Sunday, December 19, 2010
Lawful But Corrupt: Gaming and the Problem of Institutional Corruption in the Private Sector, by Malcolm S. Salter, HBS Negotiations, Organizations and Markets Unit, was recently posted on SSRN. Here is the abstract:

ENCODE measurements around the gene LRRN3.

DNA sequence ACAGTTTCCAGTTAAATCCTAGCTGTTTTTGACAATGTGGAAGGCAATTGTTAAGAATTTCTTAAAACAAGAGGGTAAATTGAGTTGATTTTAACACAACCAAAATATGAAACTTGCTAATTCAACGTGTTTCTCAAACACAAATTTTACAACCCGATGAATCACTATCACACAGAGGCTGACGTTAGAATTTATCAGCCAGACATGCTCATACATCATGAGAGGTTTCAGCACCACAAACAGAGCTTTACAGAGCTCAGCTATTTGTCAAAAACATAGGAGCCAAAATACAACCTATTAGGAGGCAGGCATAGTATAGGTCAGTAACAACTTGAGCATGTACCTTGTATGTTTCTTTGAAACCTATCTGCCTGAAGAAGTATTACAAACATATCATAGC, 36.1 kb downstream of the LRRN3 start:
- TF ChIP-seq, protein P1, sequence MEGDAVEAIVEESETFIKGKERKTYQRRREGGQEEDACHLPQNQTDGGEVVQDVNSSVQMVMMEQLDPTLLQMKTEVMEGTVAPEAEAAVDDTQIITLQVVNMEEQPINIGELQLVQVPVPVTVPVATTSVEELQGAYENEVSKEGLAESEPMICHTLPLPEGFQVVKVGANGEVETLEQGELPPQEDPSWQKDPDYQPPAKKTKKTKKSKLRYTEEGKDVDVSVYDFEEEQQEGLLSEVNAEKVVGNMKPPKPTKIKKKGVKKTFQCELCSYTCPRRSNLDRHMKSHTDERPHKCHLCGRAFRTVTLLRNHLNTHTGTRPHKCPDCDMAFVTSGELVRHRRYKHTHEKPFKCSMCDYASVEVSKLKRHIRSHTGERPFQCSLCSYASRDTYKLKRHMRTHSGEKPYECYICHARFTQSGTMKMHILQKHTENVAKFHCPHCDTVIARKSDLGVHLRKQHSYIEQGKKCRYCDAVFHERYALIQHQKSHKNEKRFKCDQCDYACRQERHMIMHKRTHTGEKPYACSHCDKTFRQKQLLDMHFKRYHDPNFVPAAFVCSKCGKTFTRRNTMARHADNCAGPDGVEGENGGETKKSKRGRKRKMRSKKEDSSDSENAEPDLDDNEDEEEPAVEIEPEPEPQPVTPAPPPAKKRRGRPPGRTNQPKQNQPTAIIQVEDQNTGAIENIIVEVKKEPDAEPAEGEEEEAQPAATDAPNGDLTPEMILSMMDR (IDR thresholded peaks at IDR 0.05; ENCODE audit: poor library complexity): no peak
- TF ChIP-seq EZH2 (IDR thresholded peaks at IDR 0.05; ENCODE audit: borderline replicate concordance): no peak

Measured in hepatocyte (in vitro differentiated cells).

This paper describes how the gaming of society’s rules by corporations contributes to the problem of institutional corruption in the world of business. “Gaming” in its various forms involves the use of technically legal means to subvert the intent of society’s rules in order to gain advantage over rivals, maximize reported earnings, maintain high credit ratings, preserve access to capital on favorable terms, and reap personal rewards - just mention several possible motives. It is one of the most corrosive forms of institutional corruption in business. “Institutional corruption” refers to company-sanctioned behavior and relationships that may be lawful but either harm the public interest or weaken the capacity of the institution to achieve its primary purposes. The most salient consequence of institutional corruption is diminished public trust in the governance of the institution. In this paper, I describe the twin phenomena of gaming and institutional corruption - and how the former contributes to the latter, often with the support of professional advisors at law and auditing firms. I illustrate these phenomena with examples from Enron, which (apart from outright fraud) pursued one of the greatest gaming strategies of all time. I also point to the implementation of the Dodd-Frank Act as an excellent source of clinical data pertaining to gaming in a more contemporary setting. I then discuss how gaming and other trust-destroying behavior have been encouraged by the short-term decision-making horizons of both corporate executives and managers of large investment funds, how those time horizons are largely driven by ways in which the performance of operating executives and investment fund managers is measured and rewarded, and how the directors of these entities become complicit in the gaming of society’s rules and the spreading of institutional corruption. I end by suggesting possible remedies for curbing the ill effects of continued gaming of society’s rules and restoring much needed public trust in the offending institutions.